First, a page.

Hilary Bradbury-Huang. Participative death and mourning.

Perhaps more personal a blog than usual. I am convening family members for the funeral-memorial of my brother who died in a tragic accident 44 years ago. I see how the spirit of participation, which arises from the philosophy that we live in a participative universe, has shaped this experience. In holding the funeral memorial we remember my brother (Bill) and we also hold in our hearts all whose tragic deaths marked loved ones left behind. I have been curious to note how many of my close friends have had siblings die young and I wonder if we somehow smell that from one another and the huge toll it takes on a family. And as we understand that about one another, not much needs to be said about it. Of course we wonder how can our parents get over such a thing? And yet death and suffering is a natural part of life. Without it all would be fixed, solid, stolid – another form of frozen death. In my eyes the memorial will be held here in Portland, for my parents it will be in Dublin, for my sister in Boston, for my friend in Tel Aviv … others will light candles around these many masses and chantings of the heart sutra.  We have coordinated our internationally attunded clocks for “participating together” at 10AM/18.00 GMT on Saturday October 1st. This is a 21st Century memorial. By default I love ritual and by practice I have come to love participative ritual. I read a lovely poem today by Wislawa Szymborska – too long to include but called “On death, without exaggeration.” I will, however, include some lines from Emerson – which evoke for me gentle but intense curiosity about the nature of this participative/recycling universe we get to call home for a while.  Wow aren’t we lucky indeed! It’s called “All return again.”  Please participate!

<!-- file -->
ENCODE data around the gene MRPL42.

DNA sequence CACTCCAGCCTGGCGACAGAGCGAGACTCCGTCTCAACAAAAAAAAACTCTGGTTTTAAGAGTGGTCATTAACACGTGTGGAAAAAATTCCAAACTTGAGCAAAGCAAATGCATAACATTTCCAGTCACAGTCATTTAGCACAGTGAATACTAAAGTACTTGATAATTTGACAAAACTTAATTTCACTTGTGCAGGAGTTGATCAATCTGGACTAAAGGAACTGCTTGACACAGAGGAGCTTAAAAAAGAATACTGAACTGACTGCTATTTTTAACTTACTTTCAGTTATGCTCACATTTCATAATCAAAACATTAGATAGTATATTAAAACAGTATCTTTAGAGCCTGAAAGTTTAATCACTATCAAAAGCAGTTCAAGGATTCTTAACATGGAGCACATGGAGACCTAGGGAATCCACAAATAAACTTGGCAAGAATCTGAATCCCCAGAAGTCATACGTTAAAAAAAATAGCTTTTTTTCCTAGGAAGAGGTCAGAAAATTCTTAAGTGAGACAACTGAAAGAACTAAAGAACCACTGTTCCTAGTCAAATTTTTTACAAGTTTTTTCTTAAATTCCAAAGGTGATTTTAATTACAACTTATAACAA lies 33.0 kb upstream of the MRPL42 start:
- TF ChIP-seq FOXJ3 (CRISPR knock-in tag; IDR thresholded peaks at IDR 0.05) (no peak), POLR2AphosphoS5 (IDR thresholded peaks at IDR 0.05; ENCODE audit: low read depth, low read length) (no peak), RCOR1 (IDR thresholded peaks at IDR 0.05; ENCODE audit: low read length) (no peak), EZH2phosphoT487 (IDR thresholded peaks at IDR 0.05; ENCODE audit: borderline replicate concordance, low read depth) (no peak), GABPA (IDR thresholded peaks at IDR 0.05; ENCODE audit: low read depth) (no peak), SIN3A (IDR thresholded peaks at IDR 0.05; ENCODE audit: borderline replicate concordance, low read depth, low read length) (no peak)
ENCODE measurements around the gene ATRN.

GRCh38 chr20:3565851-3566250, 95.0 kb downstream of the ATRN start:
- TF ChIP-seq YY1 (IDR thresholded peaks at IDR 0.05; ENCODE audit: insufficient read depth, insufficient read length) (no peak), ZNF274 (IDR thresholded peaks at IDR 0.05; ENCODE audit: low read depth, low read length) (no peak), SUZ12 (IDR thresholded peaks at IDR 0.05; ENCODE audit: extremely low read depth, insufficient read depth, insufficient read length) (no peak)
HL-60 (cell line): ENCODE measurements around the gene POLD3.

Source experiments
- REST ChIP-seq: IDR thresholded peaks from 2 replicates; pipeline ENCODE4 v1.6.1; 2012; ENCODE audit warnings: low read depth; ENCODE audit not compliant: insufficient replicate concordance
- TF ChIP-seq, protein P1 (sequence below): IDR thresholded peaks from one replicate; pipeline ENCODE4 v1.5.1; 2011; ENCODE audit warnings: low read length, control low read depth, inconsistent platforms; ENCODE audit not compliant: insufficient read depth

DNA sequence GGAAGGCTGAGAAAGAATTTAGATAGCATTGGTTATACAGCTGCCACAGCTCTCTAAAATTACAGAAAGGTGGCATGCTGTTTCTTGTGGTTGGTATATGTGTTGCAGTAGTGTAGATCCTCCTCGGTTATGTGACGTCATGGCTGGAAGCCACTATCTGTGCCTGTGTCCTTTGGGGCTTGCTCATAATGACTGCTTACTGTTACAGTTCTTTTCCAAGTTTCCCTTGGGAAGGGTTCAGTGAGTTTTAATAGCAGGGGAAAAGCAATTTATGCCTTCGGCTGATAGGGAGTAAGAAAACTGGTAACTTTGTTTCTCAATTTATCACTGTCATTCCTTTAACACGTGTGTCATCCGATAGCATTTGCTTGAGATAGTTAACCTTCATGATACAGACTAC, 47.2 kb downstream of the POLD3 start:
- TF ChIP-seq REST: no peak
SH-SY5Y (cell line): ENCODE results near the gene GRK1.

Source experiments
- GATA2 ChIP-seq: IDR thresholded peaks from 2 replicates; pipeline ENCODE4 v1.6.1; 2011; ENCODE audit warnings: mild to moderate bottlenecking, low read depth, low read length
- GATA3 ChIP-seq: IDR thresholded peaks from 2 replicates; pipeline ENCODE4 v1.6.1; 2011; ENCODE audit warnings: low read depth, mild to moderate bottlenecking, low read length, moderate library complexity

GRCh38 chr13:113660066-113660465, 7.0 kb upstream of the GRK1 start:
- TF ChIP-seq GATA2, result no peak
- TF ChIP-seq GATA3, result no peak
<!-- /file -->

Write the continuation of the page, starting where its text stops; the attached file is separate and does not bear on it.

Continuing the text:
“It is the secret of the world that all things subsist and do not die, but only retire a little from sight and afterwards return again. Nothing is dead; men feign themselves dead, and endure mock funerals and mournful obituaries, and there they stand looking out of the window, sound and well, in some new strange disguise. Jesus is not dead; he is very well alive; nor John, nor Paul, nor Mahomet, nor Aristotle; at times we believe we have seen them all, and could easily tell the names under which they go.”